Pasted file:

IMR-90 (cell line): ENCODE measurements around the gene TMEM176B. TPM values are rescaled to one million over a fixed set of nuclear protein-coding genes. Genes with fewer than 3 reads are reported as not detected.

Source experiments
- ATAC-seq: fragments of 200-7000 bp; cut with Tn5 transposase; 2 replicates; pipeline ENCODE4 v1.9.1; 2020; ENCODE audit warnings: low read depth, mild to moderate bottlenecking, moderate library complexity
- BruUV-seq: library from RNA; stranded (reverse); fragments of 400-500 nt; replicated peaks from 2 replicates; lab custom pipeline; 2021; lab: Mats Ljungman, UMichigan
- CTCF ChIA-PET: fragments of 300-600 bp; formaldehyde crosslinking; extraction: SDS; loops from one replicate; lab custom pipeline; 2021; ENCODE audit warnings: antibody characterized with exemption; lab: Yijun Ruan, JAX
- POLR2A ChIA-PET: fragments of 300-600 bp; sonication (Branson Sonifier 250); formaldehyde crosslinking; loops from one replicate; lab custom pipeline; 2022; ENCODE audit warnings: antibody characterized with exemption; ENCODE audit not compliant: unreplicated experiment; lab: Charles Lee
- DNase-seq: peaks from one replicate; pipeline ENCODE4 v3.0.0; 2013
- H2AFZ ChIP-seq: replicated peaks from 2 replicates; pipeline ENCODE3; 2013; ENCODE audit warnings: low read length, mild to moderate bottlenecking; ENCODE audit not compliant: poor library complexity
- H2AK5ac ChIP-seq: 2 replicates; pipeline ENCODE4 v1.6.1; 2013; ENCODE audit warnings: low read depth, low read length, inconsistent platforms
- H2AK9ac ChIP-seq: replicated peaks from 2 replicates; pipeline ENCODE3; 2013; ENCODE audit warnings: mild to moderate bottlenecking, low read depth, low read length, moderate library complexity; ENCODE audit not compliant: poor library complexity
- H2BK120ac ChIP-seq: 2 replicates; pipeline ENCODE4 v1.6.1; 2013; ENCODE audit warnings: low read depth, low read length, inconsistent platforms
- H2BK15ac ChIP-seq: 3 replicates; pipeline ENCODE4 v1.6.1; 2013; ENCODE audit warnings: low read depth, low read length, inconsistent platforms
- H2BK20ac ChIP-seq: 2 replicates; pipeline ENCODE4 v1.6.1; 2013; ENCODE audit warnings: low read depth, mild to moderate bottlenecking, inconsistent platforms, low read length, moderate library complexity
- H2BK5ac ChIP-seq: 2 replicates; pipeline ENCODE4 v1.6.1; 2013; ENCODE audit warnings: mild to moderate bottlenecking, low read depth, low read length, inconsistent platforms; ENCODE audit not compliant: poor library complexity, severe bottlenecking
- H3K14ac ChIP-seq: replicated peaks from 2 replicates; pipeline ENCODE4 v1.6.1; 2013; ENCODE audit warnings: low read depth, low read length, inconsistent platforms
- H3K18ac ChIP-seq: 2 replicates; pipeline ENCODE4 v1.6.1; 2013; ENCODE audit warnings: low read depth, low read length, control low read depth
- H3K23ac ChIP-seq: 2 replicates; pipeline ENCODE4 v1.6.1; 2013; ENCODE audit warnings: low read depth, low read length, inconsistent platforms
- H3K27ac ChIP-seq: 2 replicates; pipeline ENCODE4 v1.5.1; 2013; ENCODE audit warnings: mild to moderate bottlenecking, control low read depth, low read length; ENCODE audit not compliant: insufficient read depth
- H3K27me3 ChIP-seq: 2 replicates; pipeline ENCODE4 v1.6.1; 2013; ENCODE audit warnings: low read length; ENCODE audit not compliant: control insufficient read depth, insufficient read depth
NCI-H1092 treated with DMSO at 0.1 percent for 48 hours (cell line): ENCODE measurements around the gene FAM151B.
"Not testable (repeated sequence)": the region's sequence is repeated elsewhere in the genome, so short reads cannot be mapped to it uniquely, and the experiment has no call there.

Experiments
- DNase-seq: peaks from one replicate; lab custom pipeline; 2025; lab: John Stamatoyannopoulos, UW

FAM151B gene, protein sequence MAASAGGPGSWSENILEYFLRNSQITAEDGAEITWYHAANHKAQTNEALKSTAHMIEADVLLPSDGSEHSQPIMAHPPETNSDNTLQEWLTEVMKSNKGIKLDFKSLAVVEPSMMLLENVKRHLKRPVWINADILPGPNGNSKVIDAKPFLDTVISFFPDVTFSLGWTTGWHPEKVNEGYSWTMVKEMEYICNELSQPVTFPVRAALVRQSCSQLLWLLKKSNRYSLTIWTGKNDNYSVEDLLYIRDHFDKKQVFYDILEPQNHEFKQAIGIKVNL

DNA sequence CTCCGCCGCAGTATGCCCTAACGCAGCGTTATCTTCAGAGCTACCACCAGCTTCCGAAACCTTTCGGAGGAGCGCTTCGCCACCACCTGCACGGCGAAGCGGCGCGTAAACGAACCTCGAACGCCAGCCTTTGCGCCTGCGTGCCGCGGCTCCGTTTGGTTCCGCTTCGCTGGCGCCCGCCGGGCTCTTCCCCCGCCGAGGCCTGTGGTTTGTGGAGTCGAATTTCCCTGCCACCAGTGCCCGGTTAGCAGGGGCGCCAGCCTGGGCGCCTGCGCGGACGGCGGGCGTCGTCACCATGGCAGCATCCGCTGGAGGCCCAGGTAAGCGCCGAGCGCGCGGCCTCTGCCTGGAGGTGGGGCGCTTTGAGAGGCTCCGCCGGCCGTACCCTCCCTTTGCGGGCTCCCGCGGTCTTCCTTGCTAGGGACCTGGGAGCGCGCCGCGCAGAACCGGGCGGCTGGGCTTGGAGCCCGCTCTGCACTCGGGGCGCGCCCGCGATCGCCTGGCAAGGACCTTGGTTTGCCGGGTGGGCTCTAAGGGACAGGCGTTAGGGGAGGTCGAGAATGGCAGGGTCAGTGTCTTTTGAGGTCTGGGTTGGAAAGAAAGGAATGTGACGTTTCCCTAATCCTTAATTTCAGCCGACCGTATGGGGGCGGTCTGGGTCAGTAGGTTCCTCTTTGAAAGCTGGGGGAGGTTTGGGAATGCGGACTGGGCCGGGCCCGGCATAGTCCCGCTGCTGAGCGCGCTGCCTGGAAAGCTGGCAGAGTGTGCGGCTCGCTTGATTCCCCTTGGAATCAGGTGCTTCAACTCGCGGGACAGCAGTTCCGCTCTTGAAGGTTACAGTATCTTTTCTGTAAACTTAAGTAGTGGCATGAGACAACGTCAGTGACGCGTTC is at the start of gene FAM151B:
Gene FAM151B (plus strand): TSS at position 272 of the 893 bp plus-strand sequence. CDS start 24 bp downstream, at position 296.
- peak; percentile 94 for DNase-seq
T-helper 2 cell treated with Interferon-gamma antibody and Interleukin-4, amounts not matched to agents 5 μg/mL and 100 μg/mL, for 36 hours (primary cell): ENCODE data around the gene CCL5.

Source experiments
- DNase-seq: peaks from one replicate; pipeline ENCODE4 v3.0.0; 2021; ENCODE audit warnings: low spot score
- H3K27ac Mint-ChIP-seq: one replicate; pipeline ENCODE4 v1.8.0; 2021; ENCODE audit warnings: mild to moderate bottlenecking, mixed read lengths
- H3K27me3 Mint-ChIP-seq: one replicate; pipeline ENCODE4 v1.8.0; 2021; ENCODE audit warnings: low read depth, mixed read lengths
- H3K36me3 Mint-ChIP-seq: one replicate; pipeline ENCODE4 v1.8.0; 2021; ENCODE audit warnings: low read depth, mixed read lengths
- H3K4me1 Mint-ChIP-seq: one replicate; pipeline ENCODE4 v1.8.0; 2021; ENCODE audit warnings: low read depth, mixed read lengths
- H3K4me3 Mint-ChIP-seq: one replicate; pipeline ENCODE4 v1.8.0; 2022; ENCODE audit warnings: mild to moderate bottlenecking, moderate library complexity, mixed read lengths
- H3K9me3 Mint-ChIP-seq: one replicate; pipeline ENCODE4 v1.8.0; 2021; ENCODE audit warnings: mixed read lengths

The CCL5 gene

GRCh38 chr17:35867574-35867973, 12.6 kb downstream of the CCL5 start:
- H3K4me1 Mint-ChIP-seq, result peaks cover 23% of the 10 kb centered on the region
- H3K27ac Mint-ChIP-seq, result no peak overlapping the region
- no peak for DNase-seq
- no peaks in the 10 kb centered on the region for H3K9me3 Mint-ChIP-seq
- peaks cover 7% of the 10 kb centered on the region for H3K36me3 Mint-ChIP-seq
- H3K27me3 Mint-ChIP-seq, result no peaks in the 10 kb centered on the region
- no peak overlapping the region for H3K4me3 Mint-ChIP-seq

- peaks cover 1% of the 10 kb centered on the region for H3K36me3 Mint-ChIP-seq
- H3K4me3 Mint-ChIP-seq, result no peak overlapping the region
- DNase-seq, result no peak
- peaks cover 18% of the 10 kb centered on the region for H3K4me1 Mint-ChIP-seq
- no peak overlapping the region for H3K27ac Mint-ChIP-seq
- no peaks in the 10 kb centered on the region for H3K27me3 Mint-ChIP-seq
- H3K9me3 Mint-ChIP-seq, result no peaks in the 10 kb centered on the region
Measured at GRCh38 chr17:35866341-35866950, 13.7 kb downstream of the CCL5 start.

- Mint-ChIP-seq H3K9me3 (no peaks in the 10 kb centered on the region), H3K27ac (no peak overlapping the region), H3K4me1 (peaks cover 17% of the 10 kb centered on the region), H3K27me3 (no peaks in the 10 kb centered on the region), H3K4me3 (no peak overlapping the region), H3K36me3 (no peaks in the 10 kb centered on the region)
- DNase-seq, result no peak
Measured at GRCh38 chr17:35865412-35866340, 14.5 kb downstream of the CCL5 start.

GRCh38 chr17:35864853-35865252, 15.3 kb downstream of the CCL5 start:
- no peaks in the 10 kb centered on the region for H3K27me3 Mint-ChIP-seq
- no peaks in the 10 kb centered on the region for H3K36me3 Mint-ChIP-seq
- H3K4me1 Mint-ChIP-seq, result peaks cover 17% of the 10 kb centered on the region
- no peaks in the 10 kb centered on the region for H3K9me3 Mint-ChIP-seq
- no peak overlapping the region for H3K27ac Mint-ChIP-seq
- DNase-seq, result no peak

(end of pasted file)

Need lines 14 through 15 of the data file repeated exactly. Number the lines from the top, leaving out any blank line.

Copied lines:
- H2BK5ac ChIP-seq: 2 replicates; pipeline ENCODE4 v1.6.1; 2013; ENCODE audit warnings: mild to moderate bottlenecking, low read depth, low read length, inconsistent platforms; ENCODE audit not compliant: poor library complexity, severe bottlenecking
- H3K14ac ChIP-seq: replicated peaks from 2 replicates; pipeline ENCODE4 v1.6.1; 2013; ENCODE audit warnings: low read depth, low read length, inconsistent platforms